Exercising Moral Integrity in Modern World Part 1

By: Tonya Mead, CFE, PI, MBA,MA Educational Psychology

Chris Morgan in the Arkansas Journal of Social Change and Public Service paraphrases Immanuel Kant to say, “certain corrupt  behaviors may be deemed ethically permissible” when the underlying intent,  “arises under a duty and not an inclination toward a self-gratifying or advantageous outcome.”

Nichols, as cited by Morgan, offers a contrasting viewpoint demonstrating the impact of an individual’s action on society as a whole.  Illegal or unethical actions of one player create ethical and moral dilemmas for others. If the colleagues of the unethical individual choose to lie, cheat or steal like their unethical counterpart; they too are at an advantage. On the other hand, should they decide to obey the law and follow ethical guidelines, they will be disadvantaged.

This condition is known as Integrative Social Contract Theory. “After one deviates from the rules, the environment almost demands that others act corruptly in order to survive.” Is this reflective of the situation today? How do we dig ourselves from the never-ending vortex of hell?

Ancient Warrior Code
According to Shannon French, the essential element of a warrior’s code is to set definite limits on what warriors can and cannot do. In this sense, warriors value honor, integrity, justice and a sense of what is right and wrong. To the ancient warrior, the discernment between right and wrong is like night and day. Clear, obvious, unquestionable. To them, there are no gray areas, no “that depends on what your definition of ‘is’ is “(Bill Clinton). To the warrior, if something is not right, he will not do it.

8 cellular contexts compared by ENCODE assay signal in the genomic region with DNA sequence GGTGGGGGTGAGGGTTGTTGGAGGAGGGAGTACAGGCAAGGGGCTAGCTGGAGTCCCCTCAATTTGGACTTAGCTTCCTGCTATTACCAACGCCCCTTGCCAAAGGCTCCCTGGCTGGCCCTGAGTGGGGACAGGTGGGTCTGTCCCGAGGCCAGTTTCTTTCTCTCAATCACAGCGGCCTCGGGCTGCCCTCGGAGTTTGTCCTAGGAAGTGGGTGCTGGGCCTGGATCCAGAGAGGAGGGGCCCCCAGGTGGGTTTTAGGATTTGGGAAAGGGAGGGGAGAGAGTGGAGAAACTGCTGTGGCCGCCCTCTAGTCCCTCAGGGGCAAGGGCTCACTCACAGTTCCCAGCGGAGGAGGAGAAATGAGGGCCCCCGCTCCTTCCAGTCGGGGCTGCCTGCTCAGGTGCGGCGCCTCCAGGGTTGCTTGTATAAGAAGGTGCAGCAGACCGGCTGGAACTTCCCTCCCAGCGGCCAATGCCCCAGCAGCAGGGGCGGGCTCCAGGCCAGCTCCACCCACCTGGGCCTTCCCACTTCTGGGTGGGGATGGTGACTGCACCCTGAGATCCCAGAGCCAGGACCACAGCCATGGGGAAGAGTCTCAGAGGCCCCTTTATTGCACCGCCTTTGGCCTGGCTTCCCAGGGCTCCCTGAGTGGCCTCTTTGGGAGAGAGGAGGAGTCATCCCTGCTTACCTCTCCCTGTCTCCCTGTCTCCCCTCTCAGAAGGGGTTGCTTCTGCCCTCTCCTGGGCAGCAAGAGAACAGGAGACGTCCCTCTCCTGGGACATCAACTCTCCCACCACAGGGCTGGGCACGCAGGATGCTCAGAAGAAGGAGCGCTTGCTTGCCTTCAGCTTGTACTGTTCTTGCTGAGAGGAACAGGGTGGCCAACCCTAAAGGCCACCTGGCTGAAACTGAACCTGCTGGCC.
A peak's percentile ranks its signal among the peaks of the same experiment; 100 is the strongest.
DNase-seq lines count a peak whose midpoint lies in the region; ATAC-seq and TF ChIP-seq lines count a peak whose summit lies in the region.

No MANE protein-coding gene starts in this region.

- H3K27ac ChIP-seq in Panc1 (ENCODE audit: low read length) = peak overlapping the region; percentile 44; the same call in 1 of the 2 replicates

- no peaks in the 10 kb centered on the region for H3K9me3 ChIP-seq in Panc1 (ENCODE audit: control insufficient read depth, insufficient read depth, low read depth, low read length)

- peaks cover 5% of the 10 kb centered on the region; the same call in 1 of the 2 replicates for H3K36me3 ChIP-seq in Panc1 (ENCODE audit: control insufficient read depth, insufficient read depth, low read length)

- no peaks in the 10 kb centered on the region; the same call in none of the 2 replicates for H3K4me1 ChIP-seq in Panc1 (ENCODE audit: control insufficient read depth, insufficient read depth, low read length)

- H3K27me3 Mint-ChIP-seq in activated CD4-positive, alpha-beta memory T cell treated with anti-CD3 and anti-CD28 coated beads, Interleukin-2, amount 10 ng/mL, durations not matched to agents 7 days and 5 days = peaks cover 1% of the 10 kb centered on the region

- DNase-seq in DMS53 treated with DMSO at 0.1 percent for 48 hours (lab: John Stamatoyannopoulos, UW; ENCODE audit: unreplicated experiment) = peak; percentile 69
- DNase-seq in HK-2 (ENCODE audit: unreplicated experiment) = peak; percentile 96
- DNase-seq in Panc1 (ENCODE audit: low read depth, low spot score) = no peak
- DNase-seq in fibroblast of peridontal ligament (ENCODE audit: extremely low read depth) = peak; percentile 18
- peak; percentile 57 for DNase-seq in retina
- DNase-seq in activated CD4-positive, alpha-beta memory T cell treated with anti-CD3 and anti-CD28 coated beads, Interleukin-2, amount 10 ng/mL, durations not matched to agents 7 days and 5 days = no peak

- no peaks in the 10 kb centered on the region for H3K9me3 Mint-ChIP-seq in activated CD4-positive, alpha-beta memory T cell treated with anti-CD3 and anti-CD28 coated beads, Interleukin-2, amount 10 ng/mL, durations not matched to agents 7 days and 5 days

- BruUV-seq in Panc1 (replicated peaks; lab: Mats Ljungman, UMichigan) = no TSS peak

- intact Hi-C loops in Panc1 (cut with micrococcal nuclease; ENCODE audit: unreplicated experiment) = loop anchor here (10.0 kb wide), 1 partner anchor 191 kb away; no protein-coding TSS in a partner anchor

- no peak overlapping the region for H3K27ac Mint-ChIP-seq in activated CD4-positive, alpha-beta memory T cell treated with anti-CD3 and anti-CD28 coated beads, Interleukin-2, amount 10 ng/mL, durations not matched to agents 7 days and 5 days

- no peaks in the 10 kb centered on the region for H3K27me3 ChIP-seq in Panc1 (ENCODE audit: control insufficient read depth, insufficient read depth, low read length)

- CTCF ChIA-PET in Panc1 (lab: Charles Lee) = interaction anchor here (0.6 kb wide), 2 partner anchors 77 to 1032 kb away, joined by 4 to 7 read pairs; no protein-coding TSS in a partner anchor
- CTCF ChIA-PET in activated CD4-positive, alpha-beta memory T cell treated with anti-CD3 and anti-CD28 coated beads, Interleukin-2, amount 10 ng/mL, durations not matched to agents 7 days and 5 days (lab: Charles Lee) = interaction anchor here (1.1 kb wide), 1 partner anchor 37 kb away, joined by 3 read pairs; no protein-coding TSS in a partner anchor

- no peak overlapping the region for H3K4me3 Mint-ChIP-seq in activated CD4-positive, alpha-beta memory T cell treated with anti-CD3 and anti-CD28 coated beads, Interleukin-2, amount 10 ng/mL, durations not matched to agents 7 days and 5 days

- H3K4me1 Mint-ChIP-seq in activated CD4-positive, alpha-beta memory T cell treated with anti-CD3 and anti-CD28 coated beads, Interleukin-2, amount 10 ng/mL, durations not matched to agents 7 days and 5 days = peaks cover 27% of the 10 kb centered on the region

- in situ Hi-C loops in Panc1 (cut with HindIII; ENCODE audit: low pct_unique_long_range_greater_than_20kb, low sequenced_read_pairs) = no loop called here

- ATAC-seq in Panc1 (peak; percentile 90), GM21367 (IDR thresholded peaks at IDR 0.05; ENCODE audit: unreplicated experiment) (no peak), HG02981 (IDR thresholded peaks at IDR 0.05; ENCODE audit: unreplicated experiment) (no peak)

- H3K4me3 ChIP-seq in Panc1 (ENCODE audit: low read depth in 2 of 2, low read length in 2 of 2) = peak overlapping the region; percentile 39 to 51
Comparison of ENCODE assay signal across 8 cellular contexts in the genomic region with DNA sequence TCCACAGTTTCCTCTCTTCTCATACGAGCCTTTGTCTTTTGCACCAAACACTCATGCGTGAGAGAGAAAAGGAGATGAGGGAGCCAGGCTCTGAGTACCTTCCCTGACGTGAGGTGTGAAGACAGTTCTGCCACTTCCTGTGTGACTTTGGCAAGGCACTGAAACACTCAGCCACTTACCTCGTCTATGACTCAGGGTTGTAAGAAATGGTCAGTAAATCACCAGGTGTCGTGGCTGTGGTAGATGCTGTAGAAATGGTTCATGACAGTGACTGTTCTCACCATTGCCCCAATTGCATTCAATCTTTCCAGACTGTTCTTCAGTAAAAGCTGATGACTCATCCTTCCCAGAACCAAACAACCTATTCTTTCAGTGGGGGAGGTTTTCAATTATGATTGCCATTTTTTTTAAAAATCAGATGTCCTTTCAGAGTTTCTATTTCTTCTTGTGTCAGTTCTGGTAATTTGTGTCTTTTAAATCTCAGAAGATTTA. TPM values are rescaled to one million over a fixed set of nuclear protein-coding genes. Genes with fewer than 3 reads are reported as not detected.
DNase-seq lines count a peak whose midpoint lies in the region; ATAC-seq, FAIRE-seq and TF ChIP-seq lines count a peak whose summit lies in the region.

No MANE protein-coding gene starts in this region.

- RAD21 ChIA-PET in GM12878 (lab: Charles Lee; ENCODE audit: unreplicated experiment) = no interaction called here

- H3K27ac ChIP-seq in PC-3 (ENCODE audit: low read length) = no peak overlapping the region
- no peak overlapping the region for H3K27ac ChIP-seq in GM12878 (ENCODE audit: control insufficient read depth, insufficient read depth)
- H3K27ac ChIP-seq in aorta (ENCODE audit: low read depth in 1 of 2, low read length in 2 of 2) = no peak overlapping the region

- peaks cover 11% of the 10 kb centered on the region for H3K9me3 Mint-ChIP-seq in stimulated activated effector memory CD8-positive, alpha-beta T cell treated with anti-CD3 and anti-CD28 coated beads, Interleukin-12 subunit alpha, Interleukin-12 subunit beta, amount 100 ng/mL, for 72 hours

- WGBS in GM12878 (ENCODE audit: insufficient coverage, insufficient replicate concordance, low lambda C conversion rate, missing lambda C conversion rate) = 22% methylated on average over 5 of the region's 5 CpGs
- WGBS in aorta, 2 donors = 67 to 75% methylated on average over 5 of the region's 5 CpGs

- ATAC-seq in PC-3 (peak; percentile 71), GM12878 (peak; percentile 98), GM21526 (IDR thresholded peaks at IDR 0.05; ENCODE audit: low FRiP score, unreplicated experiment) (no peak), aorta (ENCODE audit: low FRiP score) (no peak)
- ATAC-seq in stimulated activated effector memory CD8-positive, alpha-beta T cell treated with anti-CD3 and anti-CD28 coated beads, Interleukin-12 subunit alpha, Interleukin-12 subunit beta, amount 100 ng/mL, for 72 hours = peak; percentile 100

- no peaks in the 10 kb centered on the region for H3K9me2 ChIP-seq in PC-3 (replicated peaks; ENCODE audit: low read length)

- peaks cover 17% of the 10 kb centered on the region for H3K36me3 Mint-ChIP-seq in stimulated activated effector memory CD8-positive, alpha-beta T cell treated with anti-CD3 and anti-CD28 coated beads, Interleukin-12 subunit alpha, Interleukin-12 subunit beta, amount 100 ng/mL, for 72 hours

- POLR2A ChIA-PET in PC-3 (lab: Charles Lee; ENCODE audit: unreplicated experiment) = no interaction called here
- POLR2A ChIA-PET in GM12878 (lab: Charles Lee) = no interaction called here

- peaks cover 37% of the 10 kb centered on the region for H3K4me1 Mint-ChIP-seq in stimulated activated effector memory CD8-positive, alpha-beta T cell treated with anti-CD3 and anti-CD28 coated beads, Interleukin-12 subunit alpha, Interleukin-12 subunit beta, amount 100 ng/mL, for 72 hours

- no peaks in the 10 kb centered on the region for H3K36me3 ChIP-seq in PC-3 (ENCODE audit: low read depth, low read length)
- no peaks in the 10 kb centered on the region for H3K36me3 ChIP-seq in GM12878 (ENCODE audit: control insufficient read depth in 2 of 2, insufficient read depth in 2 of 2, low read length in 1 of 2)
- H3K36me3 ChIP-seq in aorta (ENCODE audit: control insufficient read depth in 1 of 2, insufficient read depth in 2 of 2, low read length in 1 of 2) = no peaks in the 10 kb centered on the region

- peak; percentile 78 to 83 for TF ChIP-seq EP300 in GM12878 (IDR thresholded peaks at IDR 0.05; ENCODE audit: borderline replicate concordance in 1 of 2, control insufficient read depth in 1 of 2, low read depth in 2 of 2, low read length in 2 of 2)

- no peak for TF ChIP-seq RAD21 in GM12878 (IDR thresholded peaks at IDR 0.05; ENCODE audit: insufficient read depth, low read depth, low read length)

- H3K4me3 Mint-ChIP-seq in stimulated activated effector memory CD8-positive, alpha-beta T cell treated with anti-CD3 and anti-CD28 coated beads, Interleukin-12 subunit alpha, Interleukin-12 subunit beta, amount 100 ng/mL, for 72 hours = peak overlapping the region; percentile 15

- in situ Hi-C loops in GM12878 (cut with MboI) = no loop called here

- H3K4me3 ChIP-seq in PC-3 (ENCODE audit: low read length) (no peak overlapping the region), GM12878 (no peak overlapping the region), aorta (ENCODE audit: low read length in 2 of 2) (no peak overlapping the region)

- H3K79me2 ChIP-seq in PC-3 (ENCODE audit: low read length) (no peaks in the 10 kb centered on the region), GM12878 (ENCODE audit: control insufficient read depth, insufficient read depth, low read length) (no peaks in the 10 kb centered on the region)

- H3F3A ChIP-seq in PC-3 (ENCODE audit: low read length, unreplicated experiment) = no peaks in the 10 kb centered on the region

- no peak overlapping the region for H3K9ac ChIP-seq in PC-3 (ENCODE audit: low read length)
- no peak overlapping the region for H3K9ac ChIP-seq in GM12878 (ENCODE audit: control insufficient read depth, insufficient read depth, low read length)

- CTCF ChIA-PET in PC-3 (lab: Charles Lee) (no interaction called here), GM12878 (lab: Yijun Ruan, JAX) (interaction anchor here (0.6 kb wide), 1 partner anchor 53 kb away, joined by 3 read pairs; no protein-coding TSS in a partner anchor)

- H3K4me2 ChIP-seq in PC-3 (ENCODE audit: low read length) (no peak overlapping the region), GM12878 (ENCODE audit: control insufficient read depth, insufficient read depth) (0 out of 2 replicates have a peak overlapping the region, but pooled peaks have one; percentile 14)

Ancient Warriors versus Corporate Warriors
In ancient times, one looked to the warrior for guidance to the light; to serve as defenders of moral integrity. Today, though, the warrior, or rather corporate warrior is perceived as mere profiteers. Neocons, using natural disasters, social unrest, changes in regimes and wars- have been used ‘as a natural ally’ of corporate interests. Naomi Klein, indicates that heads of companies, representatives of municipalities stood in the rubble of Hurricane Katrina in New Orleans and thanked God for the solution to the problem of housing in New Orleans. Similarly, PW Singer,  writes that private corporations working for profit have the ability to sway the course of national and international conflict.

Continue to part 2, here.

Tonya J. Mead, CFE, PI, MBA, MA, Certified K-12 Administrator and School Psychologist is author of Fraud in Education: Beyond the Wrong Answer and president of Shared Knowledge, LLC https://ishareknowledge.com